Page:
Friday, November 1, 2013

Constructing Santa Rosalia — staging tracks

In my first post about constructing my new town of Santa Rosalia (see: ), I showed the construction of the staging which is to be located underneath the town itself. Santa Rosalia is at the end of my mythical Southern Pacific branch line, as I depicted in an earlier post (you can see it at: ).
     My next step was to install track and electrical feeders for the staging. The L-girder track support is wide enough for two tracks, so I decided to include both of them. Here is a view of experimenting with track spacing.

This installation would require a turnout from the single track coming off the main line (just out of view to left), and the turnout in turn creates a problem. There is no room alongside the staging tracks for a switch machine, nor would it be practical to work underneath the track in the rather limited space there. One possibility might be to try and install an extended throwbar.
     The idea here was to install a switch machine on the far side of the adjoining mainline track and somehow to run the throwbar underneath that intervening track. The first step in creating that arrangement was to glue a 1 x 3-inch wood support underneath the roadbed, and add a pair of Homasote spacers to bring the top of the added pad (the blotchy orange piece) to track level.

In the left foreground, the mainline loop track has been temporarily removed so the switch machine installation can proceed. The turnout lying on the staging shelf is not in final position, but has simply been moved out of the way of the gluing operation.
     My solution to extending the turnout throwbar to the offset switch machine was to use a 1/8-inch styrene tube, through which a 0.025-inch wire could serve as an extended throw bar. This in turn was placed in a trench under where the main line track would be. In the view below, the white styrene tube in its trench is evident. The switch machine isn’t yet connected. And yes, it’s a twin-coil machine. These are positive-acting and dependable devices, in my view, and I like them for hidden track, where the action of a “slow-motion” machine isn’t visible. They also have built-in contacts for frog power.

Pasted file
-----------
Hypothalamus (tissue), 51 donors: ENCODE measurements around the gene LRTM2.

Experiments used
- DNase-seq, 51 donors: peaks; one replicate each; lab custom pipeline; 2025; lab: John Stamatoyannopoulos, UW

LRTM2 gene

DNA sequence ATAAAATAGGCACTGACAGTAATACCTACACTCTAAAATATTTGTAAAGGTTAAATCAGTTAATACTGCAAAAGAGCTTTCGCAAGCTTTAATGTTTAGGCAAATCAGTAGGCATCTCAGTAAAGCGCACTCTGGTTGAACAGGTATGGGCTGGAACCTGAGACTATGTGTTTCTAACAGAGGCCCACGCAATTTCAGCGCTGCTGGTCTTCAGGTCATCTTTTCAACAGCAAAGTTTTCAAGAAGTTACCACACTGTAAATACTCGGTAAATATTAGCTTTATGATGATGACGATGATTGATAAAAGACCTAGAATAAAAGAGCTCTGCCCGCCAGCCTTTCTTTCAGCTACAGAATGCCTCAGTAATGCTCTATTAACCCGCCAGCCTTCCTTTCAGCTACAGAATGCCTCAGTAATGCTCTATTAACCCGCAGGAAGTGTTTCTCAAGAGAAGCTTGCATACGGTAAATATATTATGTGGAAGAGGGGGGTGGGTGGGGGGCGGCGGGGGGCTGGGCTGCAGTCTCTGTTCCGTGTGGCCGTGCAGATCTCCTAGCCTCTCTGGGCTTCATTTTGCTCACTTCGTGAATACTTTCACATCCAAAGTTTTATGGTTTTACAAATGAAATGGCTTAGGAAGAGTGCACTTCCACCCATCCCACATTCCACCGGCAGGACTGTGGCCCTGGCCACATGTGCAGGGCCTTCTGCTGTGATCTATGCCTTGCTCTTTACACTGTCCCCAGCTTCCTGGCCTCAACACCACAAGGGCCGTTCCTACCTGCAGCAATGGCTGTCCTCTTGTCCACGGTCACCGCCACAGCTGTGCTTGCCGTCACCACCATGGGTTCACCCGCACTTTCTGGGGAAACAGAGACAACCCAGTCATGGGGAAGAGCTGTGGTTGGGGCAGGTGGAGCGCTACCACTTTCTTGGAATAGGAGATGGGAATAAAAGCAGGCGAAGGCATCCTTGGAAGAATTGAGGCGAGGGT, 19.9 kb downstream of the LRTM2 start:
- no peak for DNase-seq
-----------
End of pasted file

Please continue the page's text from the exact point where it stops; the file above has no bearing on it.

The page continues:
Some quick testing showed that this arrangement works mechanically. Now I could go ahead and re-lay track on the original main line, as well as lay the staging tracks. Each length of track was given its own pair of feeders to ensure good electrical performance.
     When all track-laying was complete, the area of the new turnout and its extended throwbar looked like this, with the main line in the foreground.

This next view shows the entire new staging area, with all electrical connections made.

     Of course the next step was a “smoke test”—put a locomotive on the track and turn on the power. If no smoke is seen, run the locomotive over the new track. So I did that, and everything worked fine. Here is a shot of the first train on the new staging tracks.

The tank car, incidentally, is an acid car, which has a scratchbuilt tank and dome; I described it in an article in Railroad Model Craftsman (issue for January 2012, pages 61º66), and showed a picture of the car in a previous blog post (here’s a link: ).
     With this staging area done, I can proceed to add the track board for Santa Rosalia, above this staging, which is what I started out to do in the first place. This modest staging track project comprised pretty straightforward track location, distinguished only, perhaps, by the need to design an extended throwbar for the switch near the wall.
Tony Thompson

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